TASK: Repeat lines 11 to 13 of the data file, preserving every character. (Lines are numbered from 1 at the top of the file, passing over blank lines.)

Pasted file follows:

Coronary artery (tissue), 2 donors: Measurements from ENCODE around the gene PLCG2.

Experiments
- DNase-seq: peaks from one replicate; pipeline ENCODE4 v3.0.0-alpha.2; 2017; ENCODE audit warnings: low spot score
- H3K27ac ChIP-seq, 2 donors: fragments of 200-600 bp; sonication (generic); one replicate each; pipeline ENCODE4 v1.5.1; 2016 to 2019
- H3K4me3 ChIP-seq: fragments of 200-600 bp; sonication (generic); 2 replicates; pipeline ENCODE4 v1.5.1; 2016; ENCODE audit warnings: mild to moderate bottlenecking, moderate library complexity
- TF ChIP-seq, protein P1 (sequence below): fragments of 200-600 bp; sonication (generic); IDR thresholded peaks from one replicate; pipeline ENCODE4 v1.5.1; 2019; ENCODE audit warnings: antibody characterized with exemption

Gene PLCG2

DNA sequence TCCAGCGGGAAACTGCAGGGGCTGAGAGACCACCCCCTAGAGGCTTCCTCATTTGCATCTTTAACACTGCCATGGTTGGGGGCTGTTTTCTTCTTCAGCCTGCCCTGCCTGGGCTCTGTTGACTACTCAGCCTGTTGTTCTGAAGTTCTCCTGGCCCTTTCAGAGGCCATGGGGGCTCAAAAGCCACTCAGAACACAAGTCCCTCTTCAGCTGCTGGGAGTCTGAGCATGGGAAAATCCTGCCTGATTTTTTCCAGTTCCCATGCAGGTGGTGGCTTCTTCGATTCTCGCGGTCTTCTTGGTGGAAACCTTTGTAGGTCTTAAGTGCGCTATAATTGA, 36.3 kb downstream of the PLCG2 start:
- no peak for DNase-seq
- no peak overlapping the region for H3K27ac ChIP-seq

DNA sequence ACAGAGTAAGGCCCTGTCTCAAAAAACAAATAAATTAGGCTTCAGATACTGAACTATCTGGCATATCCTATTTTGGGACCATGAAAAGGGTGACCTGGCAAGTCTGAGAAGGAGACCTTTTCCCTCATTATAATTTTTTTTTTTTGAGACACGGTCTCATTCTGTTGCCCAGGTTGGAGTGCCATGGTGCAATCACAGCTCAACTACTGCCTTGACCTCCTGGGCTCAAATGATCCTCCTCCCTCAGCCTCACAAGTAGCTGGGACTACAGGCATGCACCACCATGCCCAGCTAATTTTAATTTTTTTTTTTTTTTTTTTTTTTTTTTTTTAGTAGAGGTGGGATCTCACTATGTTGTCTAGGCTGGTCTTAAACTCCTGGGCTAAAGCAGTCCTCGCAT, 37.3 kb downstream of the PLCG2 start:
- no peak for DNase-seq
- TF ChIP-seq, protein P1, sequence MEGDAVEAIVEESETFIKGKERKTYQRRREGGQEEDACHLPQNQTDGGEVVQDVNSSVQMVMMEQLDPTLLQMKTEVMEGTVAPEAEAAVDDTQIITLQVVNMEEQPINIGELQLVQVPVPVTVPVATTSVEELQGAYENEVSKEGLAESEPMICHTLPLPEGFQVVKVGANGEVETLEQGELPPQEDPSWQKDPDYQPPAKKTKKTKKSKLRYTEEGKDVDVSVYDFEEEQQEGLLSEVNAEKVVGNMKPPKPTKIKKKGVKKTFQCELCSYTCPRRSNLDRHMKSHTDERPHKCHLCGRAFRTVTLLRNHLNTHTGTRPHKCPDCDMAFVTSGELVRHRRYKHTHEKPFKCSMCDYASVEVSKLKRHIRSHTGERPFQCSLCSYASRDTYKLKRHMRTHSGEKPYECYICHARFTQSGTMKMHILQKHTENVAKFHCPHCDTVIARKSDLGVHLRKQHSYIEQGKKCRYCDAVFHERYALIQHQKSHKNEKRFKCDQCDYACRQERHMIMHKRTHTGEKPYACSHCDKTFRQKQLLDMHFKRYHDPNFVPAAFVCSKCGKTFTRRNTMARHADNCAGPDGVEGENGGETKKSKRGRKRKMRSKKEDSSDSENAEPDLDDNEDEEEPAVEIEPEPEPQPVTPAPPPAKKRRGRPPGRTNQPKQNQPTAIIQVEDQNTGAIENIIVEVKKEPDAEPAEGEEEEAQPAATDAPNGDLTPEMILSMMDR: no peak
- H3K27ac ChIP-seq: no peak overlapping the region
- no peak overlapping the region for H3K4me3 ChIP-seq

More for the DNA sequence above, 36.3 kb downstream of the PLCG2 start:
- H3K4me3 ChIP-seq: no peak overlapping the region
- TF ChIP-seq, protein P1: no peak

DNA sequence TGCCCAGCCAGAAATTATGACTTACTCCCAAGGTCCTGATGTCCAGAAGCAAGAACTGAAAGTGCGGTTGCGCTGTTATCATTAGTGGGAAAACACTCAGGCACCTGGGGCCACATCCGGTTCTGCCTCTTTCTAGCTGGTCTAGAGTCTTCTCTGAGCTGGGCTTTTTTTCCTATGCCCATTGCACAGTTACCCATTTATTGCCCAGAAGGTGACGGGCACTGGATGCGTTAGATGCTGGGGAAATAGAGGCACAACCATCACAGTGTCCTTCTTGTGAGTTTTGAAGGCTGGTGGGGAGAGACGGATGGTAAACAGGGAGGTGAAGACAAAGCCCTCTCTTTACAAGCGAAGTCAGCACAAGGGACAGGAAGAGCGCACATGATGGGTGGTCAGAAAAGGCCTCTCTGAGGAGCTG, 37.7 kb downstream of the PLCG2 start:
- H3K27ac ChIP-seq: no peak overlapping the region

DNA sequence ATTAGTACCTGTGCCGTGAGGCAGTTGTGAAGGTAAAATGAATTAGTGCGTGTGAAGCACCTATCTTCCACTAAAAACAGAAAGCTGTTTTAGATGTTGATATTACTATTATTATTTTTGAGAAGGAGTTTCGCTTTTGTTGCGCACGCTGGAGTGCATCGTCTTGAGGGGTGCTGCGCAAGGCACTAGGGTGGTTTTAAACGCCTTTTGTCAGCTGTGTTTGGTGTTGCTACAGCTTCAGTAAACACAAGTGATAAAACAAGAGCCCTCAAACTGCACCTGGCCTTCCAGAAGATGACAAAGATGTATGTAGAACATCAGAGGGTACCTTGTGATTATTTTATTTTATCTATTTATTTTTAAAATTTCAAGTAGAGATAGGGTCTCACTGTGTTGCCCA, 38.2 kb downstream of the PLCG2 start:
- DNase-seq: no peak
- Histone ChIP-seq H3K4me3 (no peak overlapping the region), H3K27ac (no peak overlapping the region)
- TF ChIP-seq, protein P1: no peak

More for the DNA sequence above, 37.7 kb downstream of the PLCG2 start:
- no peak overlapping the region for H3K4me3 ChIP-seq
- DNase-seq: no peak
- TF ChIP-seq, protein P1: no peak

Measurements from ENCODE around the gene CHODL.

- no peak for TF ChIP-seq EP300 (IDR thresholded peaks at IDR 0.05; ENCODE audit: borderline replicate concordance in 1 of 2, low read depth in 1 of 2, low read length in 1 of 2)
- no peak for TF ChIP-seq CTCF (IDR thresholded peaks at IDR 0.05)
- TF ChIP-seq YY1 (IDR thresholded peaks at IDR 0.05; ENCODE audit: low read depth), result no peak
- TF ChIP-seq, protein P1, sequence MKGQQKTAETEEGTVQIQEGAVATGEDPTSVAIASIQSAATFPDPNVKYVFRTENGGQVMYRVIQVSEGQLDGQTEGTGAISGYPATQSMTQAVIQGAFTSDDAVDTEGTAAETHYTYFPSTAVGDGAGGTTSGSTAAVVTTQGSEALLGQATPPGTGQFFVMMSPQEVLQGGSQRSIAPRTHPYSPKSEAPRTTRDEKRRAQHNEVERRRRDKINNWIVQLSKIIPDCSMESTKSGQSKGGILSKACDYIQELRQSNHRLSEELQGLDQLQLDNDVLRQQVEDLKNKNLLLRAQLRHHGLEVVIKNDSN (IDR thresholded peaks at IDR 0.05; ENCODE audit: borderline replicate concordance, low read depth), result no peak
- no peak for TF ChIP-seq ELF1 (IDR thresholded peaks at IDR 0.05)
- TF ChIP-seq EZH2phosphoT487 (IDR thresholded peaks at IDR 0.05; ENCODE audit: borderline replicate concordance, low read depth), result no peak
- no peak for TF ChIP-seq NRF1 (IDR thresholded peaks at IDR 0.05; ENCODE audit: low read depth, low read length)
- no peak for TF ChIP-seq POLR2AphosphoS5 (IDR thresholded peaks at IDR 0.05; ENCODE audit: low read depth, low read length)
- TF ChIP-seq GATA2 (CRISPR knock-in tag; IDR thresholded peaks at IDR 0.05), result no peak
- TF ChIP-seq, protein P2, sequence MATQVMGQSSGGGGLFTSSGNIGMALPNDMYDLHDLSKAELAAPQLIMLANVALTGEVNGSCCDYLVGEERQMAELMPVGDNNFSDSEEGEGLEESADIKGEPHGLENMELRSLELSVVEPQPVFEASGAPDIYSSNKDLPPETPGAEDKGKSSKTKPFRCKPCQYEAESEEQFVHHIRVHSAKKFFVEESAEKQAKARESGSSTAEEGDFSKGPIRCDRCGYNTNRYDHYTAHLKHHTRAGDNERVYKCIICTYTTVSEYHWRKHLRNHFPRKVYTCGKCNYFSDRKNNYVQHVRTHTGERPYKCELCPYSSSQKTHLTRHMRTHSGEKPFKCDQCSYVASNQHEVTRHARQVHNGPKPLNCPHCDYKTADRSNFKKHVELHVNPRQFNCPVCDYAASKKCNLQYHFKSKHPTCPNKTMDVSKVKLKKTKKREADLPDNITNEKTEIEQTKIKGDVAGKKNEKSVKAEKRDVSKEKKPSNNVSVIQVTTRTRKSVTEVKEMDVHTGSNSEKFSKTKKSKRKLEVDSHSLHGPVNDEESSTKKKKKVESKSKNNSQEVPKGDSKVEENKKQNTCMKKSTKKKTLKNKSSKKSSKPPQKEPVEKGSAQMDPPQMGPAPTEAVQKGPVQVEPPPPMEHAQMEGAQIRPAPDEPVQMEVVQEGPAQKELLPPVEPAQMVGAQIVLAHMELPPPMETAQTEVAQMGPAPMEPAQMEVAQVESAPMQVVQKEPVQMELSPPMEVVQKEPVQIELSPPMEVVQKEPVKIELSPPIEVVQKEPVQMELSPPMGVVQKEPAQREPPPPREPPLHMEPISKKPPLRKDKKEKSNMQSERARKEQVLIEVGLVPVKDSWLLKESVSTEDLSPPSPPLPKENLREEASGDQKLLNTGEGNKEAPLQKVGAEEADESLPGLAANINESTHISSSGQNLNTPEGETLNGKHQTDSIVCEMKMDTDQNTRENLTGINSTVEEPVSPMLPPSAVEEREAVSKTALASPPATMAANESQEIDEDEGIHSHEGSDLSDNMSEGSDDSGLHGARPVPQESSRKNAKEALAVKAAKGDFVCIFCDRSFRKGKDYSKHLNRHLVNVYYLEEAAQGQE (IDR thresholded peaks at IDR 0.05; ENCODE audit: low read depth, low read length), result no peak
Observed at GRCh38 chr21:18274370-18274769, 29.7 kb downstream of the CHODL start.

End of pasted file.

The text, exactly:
DNA sequence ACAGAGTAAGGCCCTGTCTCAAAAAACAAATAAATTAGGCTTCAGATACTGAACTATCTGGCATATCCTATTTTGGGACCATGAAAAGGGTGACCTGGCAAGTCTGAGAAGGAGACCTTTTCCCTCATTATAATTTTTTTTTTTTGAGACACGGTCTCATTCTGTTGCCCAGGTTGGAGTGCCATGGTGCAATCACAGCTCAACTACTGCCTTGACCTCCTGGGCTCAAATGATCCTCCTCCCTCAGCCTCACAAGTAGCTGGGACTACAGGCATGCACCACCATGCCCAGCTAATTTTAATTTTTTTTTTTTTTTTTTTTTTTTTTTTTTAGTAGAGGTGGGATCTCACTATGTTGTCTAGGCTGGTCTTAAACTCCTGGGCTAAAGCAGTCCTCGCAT, 37.3 kb downstream of the PLCG2 start:
- no peak for DNase-seq
- TF ChIP-seq, protein P1, sequence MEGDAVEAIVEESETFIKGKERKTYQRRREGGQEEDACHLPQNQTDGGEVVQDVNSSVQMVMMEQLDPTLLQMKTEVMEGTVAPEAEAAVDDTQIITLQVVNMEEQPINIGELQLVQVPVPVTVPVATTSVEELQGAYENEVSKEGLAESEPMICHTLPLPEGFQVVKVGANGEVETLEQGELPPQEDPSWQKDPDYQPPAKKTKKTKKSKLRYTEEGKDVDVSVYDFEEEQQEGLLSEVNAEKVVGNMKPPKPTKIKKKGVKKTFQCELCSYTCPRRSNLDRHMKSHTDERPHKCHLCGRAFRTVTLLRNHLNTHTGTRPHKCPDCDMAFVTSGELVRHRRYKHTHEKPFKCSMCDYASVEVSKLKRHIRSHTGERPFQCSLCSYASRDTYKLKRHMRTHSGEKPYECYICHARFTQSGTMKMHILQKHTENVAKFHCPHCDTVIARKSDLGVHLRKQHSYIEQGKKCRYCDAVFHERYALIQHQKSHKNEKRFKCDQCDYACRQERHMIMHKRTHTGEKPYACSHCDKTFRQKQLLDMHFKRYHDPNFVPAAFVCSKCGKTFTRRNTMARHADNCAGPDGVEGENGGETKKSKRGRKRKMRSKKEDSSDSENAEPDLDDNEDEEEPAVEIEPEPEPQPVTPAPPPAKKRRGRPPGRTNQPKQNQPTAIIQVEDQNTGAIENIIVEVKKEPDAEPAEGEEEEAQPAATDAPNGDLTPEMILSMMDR: no peak